Location: Plant Genetics ResearchTitle: Host resistance to bacillus thuringiensis is linked to altered bacterial community within a specialist insect herbivore
|PADDOCK, KYLE - University Of Missouri|
|PEREIRA, ADRIANO - University Of Missouri|
|FINKE, DEBORAH - University Of Missouri|
|ERICSSON, AARON - University Of Missouri|
Submitted to: Molecular Ecology
Publication Type: Peer Reviewed Journal
Publication Acceptance Date: 3/1/2021
Publication Date: 11/9/2021
Citation: Paddock, K.J., Pereira, A.E., Finke, D.L., Ericsson, A.C., Hibbard, B.E., Shelby, K. 2021. Host resistance to bacillus thuringiensis is linked to altered bacterial community within a specialist insect herbivore. Molecular Ecology. 30(21):5438-5453. https://doi.org/10.1111/mec.15875.
Interpretive Summary: Corn rootworms are rapidly developing resistance in the field to transgenic corn expressing rootworm-specific toxins. This threatens one of the few remaining management options that Corn Belt growers have for controlling this root chewing pest. The toxins kill corn rootworm larvae by damaging their intestinal lining, allowing microbes to leak from the intestine into the blood, causing a fatal infection. Therefore the types of microbes present or missing within the rootworms could determine their sensitivity to poisons. In our study, we characterized the associated bacteria of toxin-resistant and toxin-susceptible western corn rootworm larvae. We found that resistant larvae harbored fewer bacteria and were distinct from those of susceptible larvae. Feeding on toxin-expressing maize by susceptible insects caused major changes in bacteria present, whereas the bacteria within resistant insects remained relatively unchanged. These results demonstrate that resistance to toxins is associated bacterial alterations. Our work suggests that corn rootworm microbes could be manipulated by seed coatings, soil amendments or producer actions to limit development of resistance, or even to hasten death thereby limiting chewing damage to corn roots.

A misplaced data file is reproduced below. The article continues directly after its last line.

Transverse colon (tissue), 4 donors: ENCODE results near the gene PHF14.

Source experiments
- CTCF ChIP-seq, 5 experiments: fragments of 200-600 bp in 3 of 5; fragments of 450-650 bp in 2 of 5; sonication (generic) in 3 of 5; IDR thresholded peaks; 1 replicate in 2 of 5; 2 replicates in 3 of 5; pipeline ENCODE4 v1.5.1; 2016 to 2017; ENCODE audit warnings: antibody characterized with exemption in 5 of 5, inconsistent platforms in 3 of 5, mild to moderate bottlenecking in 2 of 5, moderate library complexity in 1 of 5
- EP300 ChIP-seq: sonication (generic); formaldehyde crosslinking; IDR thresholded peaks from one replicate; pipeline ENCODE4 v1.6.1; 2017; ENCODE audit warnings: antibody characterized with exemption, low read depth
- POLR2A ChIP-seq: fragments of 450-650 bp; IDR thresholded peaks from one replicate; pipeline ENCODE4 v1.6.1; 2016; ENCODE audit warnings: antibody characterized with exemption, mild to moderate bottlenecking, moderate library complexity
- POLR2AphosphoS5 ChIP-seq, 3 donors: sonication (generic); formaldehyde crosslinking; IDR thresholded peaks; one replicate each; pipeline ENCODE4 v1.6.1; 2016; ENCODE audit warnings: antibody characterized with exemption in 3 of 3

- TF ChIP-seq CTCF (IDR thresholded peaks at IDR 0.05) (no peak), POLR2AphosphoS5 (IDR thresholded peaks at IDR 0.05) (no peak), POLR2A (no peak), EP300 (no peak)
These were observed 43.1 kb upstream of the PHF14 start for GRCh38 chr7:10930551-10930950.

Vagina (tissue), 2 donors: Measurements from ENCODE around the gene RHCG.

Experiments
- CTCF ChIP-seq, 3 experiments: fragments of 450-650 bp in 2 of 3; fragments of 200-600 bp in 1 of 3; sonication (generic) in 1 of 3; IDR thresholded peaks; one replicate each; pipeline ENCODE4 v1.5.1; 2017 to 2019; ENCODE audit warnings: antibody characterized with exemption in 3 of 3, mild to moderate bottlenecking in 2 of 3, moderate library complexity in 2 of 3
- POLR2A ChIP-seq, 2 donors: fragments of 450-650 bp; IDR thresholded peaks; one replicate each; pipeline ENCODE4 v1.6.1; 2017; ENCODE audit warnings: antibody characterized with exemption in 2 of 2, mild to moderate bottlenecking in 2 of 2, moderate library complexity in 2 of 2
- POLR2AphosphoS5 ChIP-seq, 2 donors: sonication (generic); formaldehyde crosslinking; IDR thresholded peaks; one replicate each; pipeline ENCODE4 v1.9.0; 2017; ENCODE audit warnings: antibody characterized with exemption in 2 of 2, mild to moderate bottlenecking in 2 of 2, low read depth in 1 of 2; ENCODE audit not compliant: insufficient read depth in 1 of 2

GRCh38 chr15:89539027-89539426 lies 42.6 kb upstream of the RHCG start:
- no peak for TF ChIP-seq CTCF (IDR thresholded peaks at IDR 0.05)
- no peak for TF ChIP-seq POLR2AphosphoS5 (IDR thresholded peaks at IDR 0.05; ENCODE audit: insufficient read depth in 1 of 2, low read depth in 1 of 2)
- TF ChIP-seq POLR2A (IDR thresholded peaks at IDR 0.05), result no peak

Technical Abstract: Evolution of resistance to transgenic crops producing toxins from Bacillus thuringiensis (Bt) threatens the sustainability of the technology. Examination of resistance mechanisms has largely focused on characterization of mutations in proteins serving as Bt toxin binding sites. However, insect microbial communities have the potential to provide host resistance to pesticides in a myriad of ways. Previous findings suggest the killing mechanism of Bt relies on enteric bacteria becoming pathogenic in the disrupted gut environment of the insect following Bt intoxication. Thus, here we hypothesized that resistance to Bt would alter the microbiome composition of the insect. Previous studies have manipulated the microbiome of susceptible insects and monitored their response to Bt. In our study, we characterized the associated bacterial communities of Bt-resistant and -susceptible western corn rootworms, a widespread pest of maize in the United States. We found resistant insects harbor a bacterial community that is less rich and distinct from susceptible insects. After feeding on Bt-expressing maize, susceptible insects exhibited dysbiosis of the associated bacterial community, whereas the community within resistant insects remained relatively unchanged. These results suggest resistance to Bt produces alterations in the microbiome of the western corn rootworm that may contribute to resistance. We further demonstrated that by itself, feeding on Bt toxin-expressing seedlings caused a shift in the microbiota. This work provides a broader picture of the effect stressors have on microbiome composition, and the potential heritable changes induced as a result of intense selection.